That liberals are just as guilty of antiscience bias comports more with accounts of humans chomping canines, and yet those on the left are just as skeptical of well-established science when findings clash with their political ideologies, such as with GMOs, nuclear power, genetic engineering and evolutionary psychology—skepticism of the last I call “cognitive creationism” for its endorsement of a blank-slate model of the mind in which natural selection operated on humans only from the neck down.

In reality, antiscience attitudes are formed in very narrow cognitive windows—those in which science appears to oppose certain political or religious views. Most people embrace most of science most of the time.

Who is skeptical of science, then, and when?

That question was the title of an October 2017 talk I attended by Asheley R. Landrum, a psychologist at Texas Tech University, who studies factors influencing the public understanding and perception of science, health and emerging technologies. She began by citing surveys that found more than 90 percent of both Republicans and Democrats agreed that “science and technology give more opportunities” and that “science makes our lives better.” She also reviewed modest evidence in support of the “knowledge deficit hypothesis,” which posits that public skepticism of science is the result of inadequate scientific knowledge. Those who know more about climate science, for example, are slightly more likely to accept that global warming is real and caused by humans than those who know less on the subject. (continue reading…)

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Outlawing War

December 1, 2017

Why “outcasting” works better than violence

Scientific American (cover)

After binge-watching the 18-hour PBS documentary series The Vietnam War, by Ken Burns and Lynn Novick, I was left emotionally emptied and ethically exhausted from seeing politicians in the throes of deception, self-deception and the sunk-cost bias that resulted in a body count totaling more than three million dead North and South Vietnamese civilians and soldiers, along with more than 58,000 American troops. With historical perspective, it is now evident to all but delusional ideologues that the war was an utter waste of human lives, economic resources, political capital and moral reserves. By the end, I concluded that war should be outlawed.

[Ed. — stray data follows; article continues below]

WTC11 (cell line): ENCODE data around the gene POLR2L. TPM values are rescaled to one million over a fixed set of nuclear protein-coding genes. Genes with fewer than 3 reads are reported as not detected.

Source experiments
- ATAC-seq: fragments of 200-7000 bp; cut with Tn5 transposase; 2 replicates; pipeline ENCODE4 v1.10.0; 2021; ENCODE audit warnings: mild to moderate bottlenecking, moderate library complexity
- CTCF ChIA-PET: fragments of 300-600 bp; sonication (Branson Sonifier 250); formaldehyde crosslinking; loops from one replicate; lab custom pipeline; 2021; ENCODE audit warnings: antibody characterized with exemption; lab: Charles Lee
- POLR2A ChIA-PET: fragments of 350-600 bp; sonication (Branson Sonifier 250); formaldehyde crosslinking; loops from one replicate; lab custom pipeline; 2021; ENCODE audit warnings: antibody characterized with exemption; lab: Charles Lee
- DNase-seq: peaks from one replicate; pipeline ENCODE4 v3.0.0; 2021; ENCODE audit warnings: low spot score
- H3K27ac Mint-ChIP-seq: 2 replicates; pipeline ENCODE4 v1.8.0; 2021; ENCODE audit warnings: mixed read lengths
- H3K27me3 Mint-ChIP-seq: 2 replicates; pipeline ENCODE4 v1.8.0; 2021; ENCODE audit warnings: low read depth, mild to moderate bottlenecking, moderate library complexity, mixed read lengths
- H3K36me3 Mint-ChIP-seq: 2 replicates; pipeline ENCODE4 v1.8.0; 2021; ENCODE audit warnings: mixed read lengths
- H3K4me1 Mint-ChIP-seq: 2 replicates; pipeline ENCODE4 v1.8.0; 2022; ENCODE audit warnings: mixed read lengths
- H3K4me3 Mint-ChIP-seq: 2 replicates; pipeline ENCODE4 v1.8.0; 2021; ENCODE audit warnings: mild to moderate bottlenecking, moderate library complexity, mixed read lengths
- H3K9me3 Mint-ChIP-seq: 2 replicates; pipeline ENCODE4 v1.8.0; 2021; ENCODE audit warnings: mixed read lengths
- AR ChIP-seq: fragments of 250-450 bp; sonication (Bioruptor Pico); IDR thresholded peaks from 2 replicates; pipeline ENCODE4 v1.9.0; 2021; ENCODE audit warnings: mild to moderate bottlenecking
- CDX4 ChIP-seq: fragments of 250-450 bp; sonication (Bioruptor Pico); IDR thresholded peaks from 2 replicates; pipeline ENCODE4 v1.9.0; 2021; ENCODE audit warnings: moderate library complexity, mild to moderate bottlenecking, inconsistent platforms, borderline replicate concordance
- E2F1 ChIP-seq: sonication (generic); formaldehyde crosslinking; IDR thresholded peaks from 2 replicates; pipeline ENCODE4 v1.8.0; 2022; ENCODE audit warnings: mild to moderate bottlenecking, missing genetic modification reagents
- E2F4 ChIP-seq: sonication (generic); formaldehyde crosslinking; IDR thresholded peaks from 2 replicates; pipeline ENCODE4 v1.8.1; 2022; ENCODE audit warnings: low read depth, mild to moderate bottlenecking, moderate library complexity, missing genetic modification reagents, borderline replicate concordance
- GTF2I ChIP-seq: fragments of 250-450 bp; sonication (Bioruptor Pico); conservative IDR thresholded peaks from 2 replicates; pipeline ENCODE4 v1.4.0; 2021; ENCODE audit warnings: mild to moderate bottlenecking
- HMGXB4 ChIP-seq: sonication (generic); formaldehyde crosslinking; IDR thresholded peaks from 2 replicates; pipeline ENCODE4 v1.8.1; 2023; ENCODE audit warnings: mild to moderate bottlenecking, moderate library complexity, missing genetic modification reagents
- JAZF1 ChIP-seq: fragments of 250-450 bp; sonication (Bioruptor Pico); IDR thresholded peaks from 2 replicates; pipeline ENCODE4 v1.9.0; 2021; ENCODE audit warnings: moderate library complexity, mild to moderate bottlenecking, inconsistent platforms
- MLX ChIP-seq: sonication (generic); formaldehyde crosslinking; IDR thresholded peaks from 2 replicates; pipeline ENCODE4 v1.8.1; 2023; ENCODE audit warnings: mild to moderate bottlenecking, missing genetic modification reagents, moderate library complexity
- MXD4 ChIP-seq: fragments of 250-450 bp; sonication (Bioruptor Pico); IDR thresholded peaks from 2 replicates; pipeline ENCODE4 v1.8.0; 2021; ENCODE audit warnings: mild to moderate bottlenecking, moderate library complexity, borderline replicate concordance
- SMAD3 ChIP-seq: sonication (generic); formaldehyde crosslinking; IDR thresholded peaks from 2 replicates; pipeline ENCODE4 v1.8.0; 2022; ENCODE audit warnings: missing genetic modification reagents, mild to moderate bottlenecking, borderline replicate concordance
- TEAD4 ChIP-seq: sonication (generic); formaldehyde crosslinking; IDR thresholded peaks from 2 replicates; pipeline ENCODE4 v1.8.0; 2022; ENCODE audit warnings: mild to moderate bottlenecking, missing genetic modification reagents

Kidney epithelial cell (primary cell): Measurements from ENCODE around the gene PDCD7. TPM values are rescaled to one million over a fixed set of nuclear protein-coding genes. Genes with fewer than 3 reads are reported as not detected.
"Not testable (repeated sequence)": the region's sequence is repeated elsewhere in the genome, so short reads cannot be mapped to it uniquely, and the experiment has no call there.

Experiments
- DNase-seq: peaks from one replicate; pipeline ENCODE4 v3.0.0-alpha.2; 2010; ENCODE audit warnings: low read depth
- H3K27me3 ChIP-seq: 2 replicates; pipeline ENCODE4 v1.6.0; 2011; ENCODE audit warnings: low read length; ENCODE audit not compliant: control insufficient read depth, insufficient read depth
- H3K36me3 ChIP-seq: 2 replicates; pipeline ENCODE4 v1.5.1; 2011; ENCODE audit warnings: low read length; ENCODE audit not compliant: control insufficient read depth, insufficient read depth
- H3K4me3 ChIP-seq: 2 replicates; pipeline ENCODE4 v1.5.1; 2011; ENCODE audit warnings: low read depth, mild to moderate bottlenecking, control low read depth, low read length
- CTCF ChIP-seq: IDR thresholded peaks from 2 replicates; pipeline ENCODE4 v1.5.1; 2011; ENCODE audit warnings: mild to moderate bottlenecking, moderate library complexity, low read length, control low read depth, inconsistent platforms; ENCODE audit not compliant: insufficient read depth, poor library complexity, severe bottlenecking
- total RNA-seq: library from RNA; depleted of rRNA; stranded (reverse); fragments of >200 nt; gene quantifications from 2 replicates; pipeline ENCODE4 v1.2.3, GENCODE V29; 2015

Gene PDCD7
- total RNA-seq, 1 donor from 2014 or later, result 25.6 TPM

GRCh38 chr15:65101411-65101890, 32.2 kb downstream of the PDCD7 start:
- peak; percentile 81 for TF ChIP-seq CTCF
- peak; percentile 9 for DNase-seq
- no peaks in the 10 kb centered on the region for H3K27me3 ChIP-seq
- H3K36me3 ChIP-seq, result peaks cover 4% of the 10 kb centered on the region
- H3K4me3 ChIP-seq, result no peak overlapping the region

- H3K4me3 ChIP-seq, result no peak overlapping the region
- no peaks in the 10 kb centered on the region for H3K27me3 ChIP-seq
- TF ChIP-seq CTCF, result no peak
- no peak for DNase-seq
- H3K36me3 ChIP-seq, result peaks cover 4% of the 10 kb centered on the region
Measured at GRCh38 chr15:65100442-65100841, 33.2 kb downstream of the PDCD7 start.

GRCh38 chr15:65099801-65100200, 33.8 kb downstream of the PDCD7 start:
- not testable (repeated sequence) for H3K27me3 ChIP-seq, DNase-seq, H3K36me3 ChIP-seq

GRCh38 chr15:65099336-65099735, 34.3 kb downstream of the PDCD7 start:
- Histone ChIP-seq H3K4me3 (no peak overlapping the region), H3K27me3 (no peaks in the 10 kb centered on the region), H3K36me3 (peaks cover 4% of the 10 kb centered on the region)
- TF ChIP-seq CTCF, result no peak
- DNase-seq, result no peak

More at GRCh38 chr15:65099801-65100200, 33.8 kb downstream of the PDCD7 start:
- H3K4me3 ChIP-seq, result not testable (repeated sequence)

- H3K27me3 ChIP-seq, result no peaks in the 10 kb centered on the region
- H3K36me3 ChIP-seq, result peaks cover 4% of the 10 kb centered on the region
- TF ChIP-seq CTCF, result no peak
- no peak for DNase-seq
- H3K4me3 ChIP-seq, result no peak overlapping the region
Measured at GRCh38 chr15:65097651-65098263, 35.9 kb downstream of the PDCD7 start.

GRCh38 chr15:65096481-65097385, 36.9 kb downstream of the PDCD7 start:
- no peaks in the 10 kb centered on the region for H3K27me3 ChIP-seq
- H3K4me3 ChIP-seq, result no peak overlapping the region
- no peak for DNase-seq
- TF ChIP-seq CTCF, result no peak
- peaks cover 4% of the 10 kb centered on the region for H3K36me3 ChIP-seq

In point of fact, war was outlawed … in 1928. Say what?

In their history of how this happened, The Internationalists: How a Radical Plan to Outlaw War Remade the World (Simon & Schuster, 2017), Yale University legal scholars Oona A. Hathaway and Scott J. Shapiro begin with the contorted legal machinations of lawyers, legislators and politicians in the 17th century that made war, in the words of Prussian military theorist Carl von Clausewitz, “the continuation of politics by other means.” Those means included a license to kill other people, take their stuff and occupy their land. Legally. How?

In 1625 the renowned Dutch jurist Hugo Grotius penned a hundreds-page-long treatise originating with an earlier, similarly long legal justification for his country’s capture of the Portuguese merchant ship Santa Catarina when those two countries were in conflict over trading routes. In short, The Law of War and Peace argued that if individuals have rights that can be defended through courts, then nations have rights that can be defended through war because there was no world court. (continue reading…)